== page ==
Criminal Law (1988, directed by Matin Campbell)


Gary Oldman is Ben Chase, a hotshot defense attorney who graduated from Harvard and now practices law in Boston.  That means that he gets to have a Boston accent and you know how much Gary Oldman loves playing a role with an accent.  Ben also has a pompadour because Gary Oldman always has something weird going on with his hair in almost every film he appears in.

Ben’s latest client is Martin Thiel (Kevin Bacon), a sociopathic rich kid who has been accused of murder.  Even though Ben thinks that Martin is probably guilty, he still gets Martin off the hook.  As soon as Martin get his acquittal, he starts murdering again.  Ben feels responsible so he decides that what he needs to do is trick Martin into implicating himself.  However, Martin knows what Ben is planning so, instead, he decides to frame Ben for the murders.  Somehow, it all links back to Martin’s feelings about abortion.  I guess Martin is against abortion or maybe he’s for it.  It was hard to keep track.  I watched the movie and I’m still not sure I followed everything that I saw.  It’s not that the plot is diabolically clever.  It’s just that it’s so incoherent that not a single plot point logically follows from another.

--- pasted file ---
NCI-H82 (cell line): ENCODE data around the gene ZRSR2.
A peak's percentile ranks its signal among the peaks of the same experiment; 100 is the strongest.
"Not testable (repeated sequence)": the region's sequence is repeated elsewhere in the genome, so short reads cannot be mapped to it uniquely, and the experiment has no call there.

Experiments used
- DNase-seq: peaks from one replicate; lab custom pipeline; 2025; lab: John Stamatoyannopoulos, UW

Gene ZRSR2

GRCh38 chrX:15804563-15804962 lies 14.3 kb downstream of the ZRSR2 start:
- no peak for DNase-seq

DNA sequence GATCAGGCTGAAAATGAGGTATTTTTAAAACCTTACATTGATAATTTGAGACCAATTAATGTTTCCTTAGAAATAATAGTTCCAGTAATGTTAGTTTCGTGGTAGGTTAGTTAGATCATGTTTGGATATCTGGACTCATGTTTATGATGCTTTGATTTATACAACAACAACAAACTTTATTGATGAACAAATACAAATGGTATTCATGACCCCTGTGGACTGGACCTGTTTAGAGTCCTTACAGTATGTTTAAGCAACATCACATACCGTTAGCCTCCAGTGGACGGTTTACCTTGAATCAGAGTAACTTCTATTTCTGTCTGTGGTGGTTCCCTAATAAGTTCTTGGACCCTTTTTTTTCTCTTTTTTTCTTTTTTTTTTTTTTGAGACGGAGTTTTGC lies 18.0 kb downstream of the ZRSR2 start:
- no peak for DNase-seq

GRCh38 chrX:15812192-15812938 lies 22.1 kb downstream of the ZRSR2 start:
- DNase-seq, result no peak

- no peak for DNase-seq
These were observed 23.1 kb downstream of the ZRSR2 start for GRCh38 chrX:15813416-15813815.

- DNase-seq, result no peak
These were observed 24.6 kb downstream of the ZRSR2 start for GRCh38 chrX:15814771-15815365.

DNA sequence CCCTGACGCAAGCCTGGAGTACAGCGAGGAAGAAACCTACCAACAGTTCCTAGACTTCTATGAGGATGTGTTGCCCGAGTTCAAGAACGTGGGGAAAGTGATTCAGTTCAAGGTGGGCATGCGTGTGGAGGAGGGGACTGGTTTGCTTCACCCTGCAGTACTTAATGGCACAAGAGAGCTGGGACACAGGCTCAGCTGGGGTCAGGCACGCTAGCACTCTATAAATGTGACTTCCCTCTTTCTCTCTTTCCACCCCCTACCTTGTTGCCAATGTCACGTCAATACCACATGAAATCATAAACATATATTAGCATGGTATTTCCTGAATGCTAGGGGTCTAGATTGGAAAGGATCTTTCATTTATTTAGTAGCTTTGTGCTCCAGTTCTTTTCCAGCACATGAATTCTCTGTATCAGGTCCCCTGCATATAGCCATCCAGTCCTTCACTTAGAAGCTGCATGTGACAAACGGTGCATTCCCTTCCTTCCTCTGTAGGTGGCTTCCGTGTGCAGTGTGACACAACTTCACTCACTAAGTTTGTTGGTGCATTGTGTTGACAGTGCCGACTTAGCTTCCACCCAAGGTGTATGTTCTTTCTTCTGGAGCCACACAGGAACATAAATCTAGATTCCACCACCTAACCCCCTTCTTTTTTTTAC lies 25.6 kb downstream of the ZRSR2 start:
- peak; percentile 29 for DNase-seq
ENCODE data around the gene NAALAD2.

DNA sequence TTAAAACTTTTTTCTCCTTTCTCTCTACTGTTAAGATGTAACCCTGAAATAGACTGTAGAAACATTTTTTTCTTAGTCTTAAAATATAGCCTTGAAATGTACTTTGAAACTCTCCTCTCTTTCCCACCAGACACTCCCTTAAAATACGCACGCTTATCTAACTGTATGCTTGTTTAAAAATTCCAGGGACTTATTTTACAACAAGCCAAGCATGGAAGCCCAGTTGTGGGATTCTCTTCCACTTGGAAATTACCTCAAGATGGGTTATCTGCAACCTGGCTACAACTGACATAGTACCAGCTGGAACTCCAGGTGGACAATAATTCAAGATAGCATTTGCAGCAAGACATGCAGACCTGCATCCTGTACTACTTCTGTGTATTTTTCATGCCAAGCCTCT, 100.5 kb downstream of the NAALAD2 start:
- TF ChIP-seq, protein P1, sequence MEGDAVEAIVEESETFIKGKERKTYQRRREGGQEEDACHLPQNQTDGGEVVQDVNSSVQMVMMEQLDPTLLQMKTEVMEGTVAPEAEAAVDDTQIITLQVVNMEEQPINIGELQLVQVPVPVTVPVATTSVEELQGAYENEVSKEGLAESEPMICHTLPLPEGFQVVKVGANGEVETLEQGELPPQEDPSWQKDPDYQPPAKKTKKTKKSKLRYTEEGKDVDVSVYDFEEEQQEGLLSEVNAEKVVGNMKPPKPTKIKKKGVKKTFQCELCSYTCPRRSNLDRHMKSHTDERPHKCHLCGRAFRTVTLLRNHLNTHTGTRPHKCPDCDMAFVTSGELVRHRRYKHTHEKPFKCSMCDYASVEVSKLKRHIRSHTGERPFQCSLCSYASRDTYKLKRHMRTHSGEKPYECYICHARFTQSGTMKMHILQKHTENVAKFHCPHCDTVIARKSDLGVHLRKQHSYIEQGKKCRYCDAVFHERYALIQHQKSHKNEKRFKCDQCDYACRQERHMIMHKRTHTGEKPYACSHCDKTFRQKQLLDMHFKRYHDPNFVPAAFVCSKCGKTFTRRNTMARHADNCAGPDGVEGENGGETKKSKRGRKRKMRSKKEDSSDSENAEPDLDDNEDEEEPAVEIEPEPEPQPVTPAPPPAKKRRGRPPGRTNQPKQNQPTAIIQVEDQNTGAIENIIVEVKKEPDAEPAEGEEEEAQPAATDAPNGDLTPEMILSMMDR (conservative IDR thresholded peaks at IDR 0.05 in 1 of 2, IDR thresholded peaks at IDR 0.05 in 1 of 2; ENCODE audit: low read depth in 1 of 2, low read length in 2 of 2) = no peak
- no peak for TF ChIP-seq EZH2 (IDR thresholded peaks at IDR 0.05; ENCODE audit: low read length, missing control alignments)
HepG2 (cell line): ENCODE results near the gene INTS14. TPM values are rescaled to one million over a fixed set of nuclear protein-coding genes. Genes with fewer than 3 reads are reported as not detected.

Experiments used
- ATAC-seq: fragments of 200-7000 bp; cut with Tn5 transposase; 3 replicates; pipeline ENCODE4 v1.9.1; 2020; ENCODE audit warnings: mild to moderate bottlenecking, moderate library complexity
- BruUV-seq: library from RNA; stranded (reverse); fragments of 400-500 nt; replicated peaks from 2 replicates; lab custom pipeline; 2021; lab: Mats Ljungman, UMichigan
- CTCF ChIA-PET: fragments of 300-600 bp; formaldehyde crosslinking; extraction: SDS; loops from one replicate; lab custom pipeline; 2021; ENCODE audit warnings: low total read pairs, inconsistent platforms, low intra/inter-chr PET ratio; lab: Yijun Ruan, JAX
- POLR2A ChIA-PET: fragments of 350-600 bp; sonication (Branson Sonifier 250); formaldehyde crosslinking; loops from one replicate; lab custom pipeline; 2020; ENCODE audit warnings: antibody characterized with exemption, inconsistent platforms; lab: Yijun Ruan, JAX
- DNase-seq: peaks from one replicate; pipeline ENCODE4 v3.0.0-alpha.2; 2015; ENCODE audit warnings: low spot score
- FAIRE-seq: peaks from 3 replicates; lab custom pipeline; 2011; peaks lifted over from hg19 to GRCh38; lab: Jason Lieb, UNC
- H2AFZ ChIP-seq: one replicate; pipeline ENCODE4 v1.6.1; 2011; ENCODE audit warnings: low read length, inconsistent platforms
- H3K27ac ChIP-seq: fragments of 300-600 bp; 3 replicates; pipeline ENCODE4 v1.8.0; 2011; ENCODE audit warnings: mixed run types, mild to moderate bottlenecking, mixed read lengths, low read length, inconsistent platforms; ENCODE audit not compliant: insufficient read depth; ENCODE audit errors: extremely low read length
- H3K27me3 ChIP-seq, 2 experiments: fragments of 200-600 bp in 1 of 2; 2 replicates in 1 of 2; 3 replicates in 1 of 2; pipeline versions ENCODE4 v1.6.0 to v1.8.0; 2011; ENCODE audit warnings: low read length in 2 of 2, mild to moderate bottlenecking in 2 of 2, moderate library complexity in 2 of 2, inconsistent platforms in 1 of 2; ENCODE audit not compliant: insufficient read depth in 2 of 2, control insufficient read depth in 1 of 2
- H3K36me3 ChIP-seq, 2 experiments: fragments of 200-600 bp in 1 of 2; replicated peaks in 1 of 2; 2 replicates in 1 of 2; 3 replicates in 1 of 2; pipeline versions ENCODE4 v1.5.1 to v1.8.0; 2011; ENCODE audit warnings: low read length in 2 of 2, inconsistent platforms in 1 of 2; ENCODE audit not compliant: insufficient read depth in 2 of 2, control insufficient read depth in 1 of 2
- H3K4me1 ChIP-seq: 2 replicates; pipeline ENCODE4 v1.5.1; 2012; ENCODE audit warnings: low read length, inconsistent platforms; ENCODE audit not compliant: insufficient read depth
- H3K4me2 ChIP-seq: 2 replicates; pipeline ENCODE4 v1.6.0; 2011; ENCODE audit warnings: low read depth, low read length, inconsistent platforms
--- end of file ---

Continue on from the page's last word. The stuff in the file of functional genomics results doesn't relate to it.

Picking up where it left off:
The film experiments with suggesting that there’s some sort of deeper connection between Martin and Ben.  Martin is obsessed with Ben and when Ben is in bed with his girlfriend, he briefly imagines that she’s turned into Martin and has a good old-fashioned freak out as a result.  It doesn’t make any sense.  First off, you have to believe that Ben can’t tell the difference between Kevin Bacon and his girlfriend.  Secondly, you have to then accept that Ben — a HARVARD GRADUATE — is so stupid that he would actually believe that his girlfriend had suddenly transformed into Kevin Bacon and must now be strangled.

Criminal Law is a film that you may be tempted to watch because of the pairing of Kevin Bacon and Gary Oldman but you’d be better off just watching JFK again.  They’re both great actors and and it’s always interesting to see them cast against type but neither one of them is particularly good in Criminal Law.  They’re let down by a script that doesn’t allow either one to create a consistent character.  Sometimes, Martin is a soulless attorney and other times, he’s a panicky social justice crusader.  Sometimes, Kevin Bacon is a clever sociopath and, other times, he’s just your typical mindless movie slasher.

On the plus side, Joe Don Baker is in this mess, playing a cop.  Joe Don Baker has played so many cops in so many bad movies that I wonder if he’s ever been tempted to try to arrest someone in real life.  In Criminal Law, he’s not given much to do but it doesn’t matter.  He’s Joe Don Baker!

One response to “Criminal Law (1988, directed by Matin Campbell)

  1. Pingback: Lisa’s Week In Review: 3/16/20 — 3/22/20 | Through the Shattered Lens

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